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What is fining in wine? Ask Decanter

Fining can help winemakers remove unwanted elements in a wine that affect appearance and taste, but it isn’t a method for everybody.

Fining is about removing unwanted material from wine while still in the cellar.

It is part of the clarification and stabilisation process and involves adding a substance to the wine that will flush out certain elements that may cause a wine to look hazy or affect its aroma, colour or bitterness.

Fining removes ‘colloids’, which are molecules that include tannins, phenolics and polysaccharides.

The fining agent binds to the unwanted particles in the wine, which means they become sizeable enough to be filtered out.

Some winemakers prefer not to fine their wines, believing that this process deprives them of natural flavour and texture. Many ‘natural wine’ producers do not fine or filter their wines, for example.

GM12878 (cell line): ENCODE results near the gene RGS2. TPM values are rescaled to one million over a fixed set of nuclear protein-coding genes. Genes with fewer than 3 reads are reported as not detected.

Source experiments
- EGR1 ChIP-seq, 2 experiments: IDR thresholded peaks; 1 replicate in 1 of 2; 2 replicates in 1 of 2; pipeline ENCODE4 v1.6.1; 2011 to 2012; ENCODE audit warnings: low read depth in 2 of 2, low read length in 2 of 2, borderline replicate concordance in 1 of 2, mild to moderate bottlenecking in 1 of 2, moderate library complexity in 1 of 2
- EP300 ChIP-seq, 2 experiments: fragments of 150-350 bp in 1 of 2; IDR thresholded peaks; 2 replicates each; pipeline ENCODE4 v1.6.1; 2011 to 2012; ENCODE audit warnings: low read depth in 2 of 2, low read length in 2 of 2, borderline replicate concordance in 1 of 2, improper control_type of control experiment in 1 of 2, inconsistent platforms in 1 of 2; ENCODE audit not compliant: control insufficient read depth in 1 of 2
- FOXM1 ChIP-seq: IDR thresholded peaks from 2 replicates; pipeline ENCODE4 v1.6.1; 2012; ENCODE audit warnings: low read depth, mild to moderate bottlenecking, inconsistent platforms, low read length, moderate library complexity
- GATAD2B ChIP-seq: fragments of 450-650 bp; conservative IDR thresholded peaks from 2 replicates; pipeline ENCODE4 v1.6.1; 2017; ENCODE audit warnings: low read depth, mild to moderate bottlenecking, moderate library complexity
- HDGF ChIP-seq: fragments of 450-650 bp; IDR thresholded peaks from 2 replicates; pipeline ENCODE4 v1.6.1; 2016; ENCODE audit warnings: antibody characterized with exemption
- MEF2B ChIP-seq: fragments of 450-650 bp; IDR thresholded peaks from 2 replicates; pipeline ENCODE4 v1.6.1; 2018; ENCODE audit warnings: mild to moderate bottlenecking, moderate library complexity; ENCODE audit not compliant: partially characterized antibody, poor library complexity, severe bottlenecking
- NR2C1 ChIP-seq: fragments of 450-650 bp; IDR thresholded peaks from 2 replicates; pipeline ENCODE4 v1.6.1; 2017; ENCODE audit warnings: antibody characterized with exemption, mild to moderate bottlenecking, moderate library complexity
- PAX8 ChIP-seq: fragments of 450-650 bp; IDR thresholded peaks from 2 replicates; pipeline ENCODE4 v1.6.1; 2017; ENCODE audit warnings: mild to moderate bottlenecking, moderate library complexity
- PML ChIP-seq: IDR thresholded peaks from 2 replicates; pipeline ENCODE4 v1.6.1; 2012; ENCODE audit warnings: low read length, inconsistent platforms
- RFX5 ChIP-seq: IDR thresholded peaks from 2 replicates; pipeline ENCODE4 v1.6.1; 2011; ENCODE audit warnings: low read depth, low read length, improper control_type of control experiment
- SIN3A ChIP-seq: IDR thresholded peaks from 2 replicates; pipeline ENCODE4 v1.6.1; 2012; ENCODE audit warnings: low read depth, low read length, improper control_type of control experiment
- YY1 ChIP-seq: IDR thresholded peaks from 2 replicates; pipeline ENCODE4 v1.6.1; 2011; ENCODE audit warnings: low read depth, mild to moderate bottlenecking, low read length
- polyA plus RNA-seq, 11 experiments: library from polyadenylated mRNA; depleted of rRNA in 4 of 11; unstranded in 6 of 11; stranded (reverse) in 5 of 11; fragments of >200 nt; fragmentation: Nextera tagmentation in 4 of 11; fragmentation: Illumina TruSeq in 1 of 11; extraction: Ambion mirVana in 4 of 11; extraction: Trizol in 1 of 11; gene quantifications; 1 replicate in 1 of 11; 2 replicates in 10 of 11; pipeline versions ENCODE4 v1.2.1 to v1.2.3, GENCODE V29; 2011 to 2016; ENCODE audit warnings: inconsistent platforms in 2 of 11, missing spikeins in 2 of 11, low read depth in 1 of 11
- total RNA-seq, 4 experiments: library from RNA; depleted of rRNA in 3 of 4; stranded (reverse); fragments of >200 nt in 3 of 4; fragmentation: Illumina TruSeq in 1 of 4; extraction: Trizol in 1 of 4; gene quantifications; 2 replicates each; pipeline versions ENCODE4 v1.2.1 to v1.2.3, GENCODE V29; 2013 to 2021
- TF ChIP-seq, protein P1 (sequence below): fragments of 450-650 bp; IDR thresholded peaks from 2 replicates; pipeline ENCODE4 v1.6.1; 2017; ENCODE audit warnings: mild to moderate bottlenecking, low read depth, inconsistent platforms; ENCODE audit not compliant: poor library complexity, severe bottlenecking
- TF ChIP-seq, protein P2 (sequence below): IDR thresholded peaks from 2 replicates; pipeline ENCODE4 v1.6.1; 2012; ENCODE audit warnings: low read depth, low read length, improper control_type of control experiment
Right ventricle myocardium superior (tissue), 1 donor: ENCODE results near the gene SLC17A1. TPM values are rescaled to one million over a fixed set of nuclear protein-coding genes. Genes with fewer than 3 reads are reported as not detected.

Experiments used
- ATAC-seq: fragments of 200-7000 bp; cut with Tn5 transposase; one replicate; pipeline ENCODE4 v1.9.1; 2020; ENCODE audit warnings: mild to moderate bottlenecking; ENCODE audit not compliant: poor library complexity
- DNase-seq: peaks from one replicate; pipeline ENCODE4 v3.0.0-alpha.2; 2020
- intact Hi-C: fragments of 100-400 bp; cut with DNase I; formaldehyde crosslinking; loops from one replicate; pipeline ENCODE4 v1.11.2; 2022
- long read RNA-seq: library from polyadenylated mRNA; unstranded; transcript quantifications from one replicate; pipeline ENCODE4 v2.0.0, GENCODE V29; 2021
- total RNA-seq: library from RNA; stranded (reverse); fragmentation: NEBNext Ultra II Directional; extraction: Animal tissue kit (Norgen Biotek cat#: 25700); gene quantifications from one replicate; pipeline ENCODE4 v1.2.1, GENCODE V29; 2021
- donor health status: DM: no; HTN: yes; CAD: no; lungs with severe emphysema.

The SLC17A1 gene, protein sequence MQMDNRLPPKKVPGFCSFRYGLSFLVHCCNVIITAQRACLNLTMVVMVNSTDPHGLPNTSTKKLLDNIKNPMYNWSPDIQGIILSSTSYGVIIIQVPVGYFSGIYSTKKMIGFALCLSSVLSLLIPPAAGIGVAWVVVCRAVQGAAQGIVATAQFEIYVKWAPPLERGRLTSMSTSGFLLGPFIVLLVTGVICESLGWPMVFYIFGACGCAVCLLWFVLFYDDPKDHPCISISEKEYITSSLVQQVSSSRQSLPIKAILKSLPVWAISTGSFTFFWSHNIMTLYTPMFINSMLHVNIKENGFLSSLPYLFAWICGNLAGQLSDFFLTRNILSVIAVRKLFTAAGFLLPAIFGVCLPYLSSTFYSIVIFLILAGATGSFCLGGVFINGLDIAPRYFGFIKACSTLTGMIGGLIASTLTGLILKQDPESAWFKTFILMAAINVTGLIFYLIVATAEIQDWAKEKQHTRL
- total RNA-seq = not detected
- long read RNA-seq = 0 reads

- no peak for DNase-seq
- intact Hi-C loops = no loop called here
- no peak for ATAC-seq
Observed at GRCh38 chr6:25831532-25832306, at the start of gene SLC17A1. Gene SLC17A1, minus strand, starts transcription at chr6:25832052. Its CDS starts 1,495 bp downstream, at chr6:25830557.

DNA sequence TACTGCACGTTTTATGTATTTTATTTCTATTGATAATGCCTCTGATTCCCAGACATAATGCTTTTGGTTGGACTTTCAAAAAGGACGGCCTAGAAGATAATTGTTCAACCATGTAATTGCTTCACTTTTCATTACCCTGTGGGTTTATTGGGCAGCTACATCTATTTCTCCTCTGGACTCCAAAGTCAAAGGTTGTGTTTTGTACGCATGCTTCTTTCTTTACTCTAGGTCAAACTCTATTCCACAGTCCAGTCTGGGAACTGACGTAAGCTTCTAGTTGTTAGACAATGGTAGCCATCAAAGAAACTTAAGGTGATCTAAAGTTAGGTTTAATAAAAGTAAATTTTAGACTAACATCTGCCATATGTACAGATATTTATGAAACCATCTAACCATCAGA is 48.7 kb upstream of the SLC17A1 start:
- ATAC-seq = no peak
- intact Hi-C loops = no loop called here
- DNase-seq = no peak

There are various different agents for fining wine and it is the use of animal-derived products, such as egg whites or milk casein, which can prevent a wine being marketed as vegan.

Common fining agents include gelatine, isinglass, egg whites, casein, bentonite and carbon. There have been reports of a rise in non-animal-derived agents in recent years.

However, different agents can be used for specific purposes.

According to Australia’s Wine Research Institute (AWRI), isinglass is primarily used for clarifying the appearance of white wines, as well as bringing fruit aromas to the fore.

Bentonite, which is formed from volcanic ash, is also used more widely in white wines.

Egg whites, meanwhile, have been more associated with reducing astringency in red wines.

See more common wine questions


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